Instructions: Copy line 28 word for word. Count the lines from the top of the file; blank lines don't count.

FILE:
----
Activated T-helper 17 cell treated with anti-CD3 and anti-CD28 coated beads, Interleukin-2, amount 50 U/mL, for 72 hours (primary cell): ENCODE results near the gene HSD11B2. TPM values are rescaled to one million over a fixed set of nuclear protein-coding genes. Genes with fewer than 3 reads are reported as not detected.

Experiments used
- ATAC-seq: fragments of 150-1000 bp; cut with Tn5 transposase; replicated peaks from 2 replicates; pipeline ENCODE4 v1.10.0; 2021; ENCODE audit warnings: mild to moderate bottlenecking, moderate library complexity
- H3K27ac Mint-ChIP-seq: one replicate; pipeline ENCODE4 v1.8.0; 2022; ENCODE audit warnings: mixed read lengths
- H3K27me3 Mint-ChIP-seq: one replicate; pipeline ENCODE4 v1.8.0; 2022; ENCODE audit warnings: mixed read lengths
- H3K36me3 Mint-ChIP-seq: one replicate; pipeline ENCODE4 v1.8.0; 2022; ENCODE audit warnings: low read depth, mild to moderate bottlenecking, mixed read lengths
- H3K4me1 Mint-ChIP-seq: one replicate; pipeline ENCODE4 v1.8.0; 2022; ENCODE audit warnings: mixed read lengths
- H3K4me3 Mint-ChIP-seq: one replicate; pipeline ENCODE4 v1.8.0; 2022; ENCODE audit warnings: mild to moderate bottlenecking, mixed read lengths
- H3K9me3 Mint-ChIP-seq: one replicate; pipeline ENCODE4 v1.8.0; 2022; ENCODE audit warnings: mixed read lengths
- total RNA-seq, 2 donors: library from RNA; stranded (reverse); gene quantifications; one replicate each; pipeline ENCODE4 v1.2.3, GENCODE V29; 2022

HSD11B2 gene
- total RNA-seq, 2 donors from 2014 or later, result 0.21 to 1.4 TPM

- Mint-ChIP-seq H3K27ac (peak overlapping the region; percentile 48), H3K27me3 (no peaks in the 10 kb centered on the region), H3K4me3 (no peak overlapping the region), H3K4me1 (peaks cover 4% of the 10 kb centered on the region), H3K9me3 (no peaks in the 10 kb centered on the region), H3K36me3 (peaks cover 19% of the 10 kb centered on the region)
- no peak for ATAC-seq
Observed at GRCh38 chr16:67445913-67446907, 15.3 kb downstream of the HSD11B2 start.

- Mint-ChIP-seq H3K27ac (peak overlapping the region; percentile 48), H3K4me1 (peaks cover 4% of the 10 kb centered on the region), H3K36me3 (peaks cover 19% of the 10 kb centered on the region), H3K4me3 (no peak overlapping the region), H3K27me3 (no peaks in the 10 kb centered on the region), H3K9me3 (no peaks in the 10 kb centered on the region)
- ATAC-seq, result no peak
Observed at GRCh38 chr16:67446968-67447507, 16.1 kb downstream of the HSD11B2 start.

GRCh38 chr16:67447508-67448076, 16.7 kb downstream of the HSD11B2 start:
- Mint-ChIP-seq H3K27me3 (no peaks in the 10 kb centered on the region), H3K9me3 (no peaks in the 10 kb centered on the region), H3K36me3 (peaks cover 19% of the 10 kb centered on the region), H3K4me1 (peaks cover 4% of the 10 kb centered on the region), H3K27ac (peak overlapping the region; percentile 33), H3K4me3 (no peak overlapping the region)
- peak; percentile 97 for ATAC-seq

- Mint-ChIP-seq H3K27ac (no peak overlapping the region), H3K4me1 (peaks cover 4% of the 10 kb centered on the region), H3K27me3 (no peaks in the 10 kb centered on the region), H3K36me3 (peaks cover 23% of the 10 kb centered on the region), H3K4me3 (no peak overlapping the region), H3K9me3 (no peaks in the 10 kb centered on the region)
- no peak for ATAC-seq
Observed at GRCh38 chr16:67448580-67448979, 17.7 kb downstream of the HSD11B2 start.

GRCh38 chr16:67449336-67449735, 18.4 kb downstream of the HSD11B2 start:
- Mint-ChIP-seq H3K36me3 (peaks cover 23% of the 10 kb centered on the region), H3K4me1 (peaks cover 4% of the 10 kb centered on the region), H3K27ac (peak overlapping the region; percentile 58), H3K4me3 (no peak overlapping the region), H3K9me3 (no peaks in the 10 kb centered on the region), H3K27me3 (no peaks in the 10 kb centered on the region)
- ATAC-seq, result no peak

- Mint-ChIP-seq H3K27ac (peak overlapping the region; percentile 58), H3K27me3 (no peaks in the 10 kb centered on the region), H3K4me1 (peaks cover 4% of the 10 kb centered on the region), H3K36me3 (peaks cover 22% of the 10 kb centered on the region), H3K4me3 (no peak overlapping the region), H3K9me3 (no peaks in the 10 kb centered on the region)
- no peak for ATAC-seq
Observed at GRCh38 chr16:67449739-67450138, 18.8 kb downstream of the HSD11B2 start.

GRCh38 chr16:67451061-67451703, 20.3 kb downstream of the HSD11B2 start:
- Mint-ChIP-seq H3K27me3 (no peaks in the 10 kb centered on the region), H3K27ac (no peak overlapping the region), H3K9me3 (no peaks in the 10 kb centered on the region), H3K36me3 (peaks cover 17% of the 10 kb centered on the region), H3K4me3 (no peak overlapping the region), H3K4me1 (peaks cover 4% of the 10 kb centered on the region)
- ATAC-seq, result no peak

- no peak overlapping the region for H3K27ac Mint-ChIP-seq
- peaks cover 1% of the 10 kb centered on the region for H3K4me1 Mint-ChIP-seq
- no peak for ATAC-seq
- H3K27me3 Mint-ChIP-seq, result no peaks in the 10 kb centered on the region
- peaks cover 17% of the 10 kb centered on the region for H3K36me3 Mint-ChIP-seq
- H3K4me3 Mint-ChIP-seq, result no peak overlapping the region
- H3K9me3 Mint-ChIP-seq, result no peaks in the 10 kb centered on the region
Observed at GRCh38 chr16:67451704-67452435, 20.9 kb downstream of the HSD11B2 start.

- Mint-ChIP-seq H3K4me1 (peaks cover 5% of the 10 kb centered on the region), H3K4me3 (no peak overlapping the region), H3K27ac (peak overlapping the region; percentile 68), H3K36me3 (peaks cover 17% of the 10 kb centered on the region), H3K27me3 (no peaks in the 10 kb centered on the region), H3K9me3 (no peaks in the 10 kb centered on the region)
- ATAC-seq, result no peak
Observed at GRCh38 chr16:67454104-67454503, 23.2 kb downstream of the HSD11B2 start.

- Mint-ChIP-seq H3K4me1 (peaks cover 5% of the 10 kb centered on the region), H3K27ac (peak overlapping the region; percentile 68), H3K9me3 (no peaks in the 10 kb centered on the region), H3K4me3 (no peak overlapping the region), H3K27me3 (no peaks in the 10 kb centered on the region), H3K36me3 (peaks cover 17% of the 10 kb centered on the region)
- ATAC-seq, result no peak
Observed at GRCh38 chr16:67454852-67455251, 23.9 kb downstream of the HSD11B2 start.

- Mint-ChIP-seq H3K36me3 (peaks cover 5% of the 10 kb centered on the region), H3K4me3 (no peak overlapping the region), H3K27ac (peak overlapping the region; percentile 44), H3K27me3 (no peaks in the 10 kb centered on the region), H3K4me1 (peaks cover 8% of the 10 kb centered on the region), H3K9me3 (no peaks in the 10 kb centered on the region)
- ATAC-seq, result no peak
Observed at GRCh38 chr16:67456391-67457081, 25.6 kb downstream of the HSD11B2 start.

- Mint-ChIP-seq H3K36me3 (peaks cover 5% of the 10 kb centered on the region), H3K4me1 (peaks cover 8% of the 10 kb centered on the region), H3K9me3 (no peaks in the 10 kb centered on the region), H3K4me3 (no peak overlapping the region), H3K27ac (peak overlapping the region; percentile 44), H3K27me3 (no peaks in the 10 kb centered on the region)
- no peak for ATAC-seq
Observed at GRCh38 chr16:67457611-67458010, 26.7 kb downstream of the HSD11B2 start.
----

- Mint-ChIP-seq H3K27ac (peak overlapping the region; percentile 58), H3K27me3 (no peaks in the 10 kb centered on the region), H3K4me1 (peaks cover 4% of the 10 kb centered on the region), H3K36me3 (peaks cover 22% of the 10 kb centered on the region), H3K4me3 (no peak overlapping the region), H3K9me3 (no peaks in the 10 kb centered on the region)